The Looney Ridge surface mine No. 1 in Wise County is one of several unreclaimed mine sites owned by companies tied to West Virginia Gov. Jim Justice. The lack of action at the mine site was a major factor in leading the Justice companies to sign a reclamation compliance plan with the Virginia Department of Mines, Minerals and Energy in 2014. (Photo by Chelsea Barnes/ Appalachian Voices)
FLOYD — The numerous coal companies that belong to the family of West Virginia Gov. Jim Justice have allowed thousands of acres of southwest Virginia surface mines to go unreclaimed for years, even as the state agency tasked with enforcing reclamation laws has repeatedly bent its own rules to give the companies more time.
Officials with the Virginia Department of Mines, Minerals and Energy say they’re trying to prevent the multi-million dollar clean-up bill from landing on taxpayers, but environmental activists say the agency’s accommodations just leave the unreclaimed land in limbo, even as the problem exposes structural flaws in Virginia’s enforcement of mine reclamation.
Federal guidelines under the Surface Mining Control and Reclamation Act of 1977 require land that’s been mined to be reclaimed — companies must plant trees, bushes and other vegetation and implement structures to control water runoff and erosion. However, the Justice companies have failed at this, racking up so many penalties that in 2014, the DMME allowed them to enter into a compliance agreement that laid out steps to let the companies catch up on payments for numerous violations while continuing the process.
The compliance agreement has been amended four times since then to allow the mines even more latitude, and the Justice companies have been hit with another $536,000 in penalties for failing to comply with the agreement.
This all squares with Justice’s longstanding reputation for failing to pay taxes, penalties and bills. But some environmental groups say the problems with Justice mines in Southwest Virginia are so bad that they have the potential to structurally destabilize the collective pool of money maintained by the DMME to reclaim surface mines should the owners default.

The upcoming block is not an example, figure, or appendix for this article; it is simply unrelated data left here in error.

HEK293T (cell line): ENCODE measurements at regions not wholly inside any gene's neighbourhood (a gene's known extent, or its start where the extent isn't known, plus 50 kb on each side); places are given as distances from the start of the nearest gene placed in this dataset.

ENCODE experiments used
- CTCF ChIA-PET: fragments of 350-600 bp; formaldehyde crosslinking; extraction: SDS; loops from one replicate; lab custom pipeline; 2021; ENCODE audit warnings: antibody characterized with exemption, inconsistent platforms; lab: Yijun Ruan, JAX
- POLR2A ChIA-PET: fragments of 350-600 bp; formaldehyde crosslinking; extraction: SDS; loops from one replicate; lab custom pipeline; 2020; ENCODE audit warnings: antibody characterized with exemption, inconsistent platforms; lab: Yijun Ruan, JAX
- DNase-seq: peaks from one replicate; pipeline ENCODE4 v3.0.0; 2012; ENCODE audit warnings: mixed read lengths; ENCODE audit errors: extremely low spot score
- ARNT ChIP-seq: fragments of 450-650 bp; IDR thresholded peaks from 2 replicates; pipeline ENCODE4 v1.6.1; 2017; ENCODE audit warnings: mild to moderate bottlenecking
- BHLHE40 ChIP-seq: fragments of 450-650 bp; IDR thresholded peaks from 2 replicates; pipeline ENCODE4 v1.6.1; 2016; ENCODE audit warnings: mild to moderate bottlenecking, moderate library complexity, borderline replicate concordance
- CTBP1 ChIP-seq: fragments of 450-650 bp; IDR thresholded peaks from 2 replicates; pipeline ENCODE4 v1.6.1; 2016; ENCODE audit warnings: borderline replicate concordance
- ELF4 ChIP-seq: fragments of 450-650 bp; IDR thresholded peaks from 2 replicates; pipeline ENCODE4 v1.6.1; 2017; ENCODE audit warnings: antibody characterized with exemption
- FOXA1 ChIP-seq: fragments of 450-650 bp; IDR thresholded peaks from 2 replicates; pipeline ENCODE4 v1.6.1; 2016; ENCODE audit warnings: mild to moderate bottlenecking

“Essentially, Justice’s liability is so great that if he were to go under, if he were to go bankrupt and forfeit all of his bonds, the bond pool would completely disappear by many many times over,” said Matt Hepler, an environmental scientist with Appalachian Voices.
Justice built a billion-dollar fortune over the past decades through his resorts, mines and other businesses. But he also built a reputation for slow-walking payments. In 2014, NPR singled out Justice for owing nearly $2 million in overdue fines related to his coal mines.
Just weeks before his election as governor two years later, NPR reported that Justice owed more than $15 million in six states for unpaid taxes and mine safety penalties. Justice eventually passed most of the mine ownership to his children.
Despite the transfer of ownership, however, the problems historically associated with the governor have continued. According to Tarah Kesterson, the DMME’s public relations manager, the Justice companies obtained 39 permit transfers in 2009, most of which were in various stages of reclamation as required by federal law and enforced by the DMME. In 2013, the DMME began enforcement action, culminating a year later in the companies requesting a compliance agreement.
“Enforcement action has been taken requiring the reclamation of disturbed areas,” Kesterson said. “That includes planting trees, bushes and other vegetation and the maintenance and repair of structures that control water runoff and erosion. DMME issues notices of violations and/or cessation orders when the companies do not follow Virginia coal surface mining reclamation regulations or follow plans approved by the agency during the permitting process.”
In 2014, the DMME stopped accepting self-bonding, in which companies could put up their own assets to cover reclamation. The practice had once been widespread but has declined since a wave of coal companies declared bankruptcy, seriously threatening the potential for reclamation of their mines. Nearly $25 million million in self bonds remain in Virginia from before its change in policy, all of which belong to A&G Coal Corp., one of the Justice companies.